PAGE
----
Will Harsher Sentences Reduce Detroit Gun Crimes?Dec 15, 2015, by Criminal Defense, Firearms Charges, Legal Blog in
Detroit has the reputation of being one of the most dangerous cities in the developed world. With a murder rate of close to 44 per 100,000 inhabitants, Detroit is the second most dangerous city in the United States, behind St. Louis. Violent crime occurs at three times the national average. In short, Detroit has a problem with violent crime — and especially violent offenses involving firearms.
Some pundits believe that stiffer sentences for gun crimes would protect Detroit’s citizens by putting dangerous criminals behind bars and deterring others from committing similar crimes. But this is an old-fashioned and overly simplistic approach to the problem of violence, which most experts agree does not stem from flawed individuals, but social and economic catalysts.
Additional Prison Time Does Not Reduce Crime Rates
In Detroit, around 70 percent of murders go unsolved. From a practical perspective, increasing penalties for such violent crimes might be futile seeing that in most cases the perpetrator is never even brought before the courts.
A paper from University of Michigan economics professor Michael Mueller-Smith gives interesting insight into the effects of incarceration. Based on data collected in Harris County, Texas from 1980 to 2009, the paper concludes that every year a prisoner spent in prison increased that prisoner’s likelihood of reoffending by over 5 percent. This held true for nonviolent offenders and violent offenders alike. In fact, people jailed for non-serious offenses tended to commit more serious offenses upon their release the longer they spent in jail.
While jail pushes prisoners to committing more crimes upon their release, it also diminishes their earning potential. This in turn may encourage some ex-cons to resort to crime to make a living. For each year in jail, the inmates that Mueller-Smith studied saw their odds of pose-release employment reduced by 24 percent.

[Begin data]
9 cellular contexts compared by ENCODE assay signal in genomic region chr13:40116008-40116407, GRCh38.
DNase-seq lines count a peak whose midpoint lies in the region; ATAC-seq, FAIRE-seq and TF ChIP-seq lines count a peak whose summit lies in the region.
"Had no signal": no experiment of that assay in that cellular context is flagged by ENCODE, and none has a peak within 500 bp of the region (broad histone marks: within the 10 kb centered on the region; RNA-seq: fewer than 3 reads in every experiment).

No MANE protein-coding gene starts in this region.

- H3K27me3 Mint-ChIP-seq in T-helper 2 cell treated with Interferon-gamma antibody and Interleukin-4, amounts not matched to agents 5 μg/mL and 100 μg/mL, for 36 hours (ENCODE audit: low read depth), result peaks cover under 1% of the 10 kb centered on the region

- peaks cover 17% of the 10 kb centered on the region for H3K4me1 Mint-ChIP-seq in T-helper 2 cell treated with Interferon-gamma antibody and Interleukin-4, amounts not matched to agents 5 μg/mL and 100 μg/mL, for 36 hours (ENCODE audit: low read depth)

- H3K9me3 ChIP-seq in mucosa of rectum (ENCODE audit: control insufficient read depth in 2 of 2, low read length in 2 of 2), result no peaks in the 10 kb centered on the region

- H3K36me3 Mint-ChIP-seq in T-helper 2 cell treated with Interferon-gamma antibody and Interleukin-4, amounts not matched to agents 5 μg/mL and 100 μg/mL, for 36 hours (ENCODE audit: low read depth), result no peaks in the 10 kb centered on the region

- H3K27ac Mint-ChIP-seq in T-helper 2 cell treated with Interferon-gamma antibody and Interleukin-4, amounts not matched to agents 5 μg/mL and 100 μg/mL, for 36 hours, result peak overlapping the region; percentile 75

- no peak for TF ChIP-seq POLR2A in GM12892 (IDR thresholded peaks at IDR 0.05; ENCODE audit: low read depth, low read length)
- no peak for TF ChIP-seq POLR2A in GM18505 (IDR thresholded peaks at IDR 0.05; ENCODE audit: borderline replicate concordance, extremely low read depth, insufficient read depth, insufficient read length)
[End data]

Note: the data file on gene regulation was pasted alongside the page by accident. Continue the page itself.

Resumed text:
What all of this tells us is that prison hardens criminals and makes them more likely to re-offend in the future. And when these criminals are released, they are unable to make a living legitimately, and are often forced back into the criminal underworld. What the paper doesn’t tell us is what we can all see on the streets of Detroit’s — that mass incarceration breaks up families and the very social fabric of our city.
Addressing Social and Economic Issues in Detroit is the Key
Instead of handing out extra punishment for criminals, a better policy might be to address the social and economic factors that contribute to criminality. According to a 2007 analysis, Detroit officials noted that about 65 to 70 percent of homicides in the city were drug-related. This means that the drug trade is a major contributor to the frequency of violent crime.
Why do people engage in the drug trade? Because they may be ex-convicts who can’t apply for a job — or maybe there just aren’t enough jobs left in Detroit. In some cases, kids grow up in environments in which they simply aren’t exposed to a healthy alternative to the gangster life. When fathers, uncles, mothers, and brothers are locked away in prison — who can provide guidance for these children?
From the perspective of a Detroit resident and Michigan criminal defense attorney, it seems that what we need is a program to revitalize our city, create economic opportunities for adults, and help youngsters steer away from a life of crime. While it may be easier to simply increase penalties for violent criminals, we should understand that solving a big problem is never that easy. It will take insight, resolve, and courage on the part of Detroit’s citizens and officials to solve the problem of violent crime.
Contact a Michigan Criminal Defense Attorney
Maurice Davis is a Michigan criminal defense attorney based in Detroit who serves people charged with crimes throughout the state. You can call the Davis Law Group today at (313) 818-3238 to get a free and confidential consultation about your legal issues.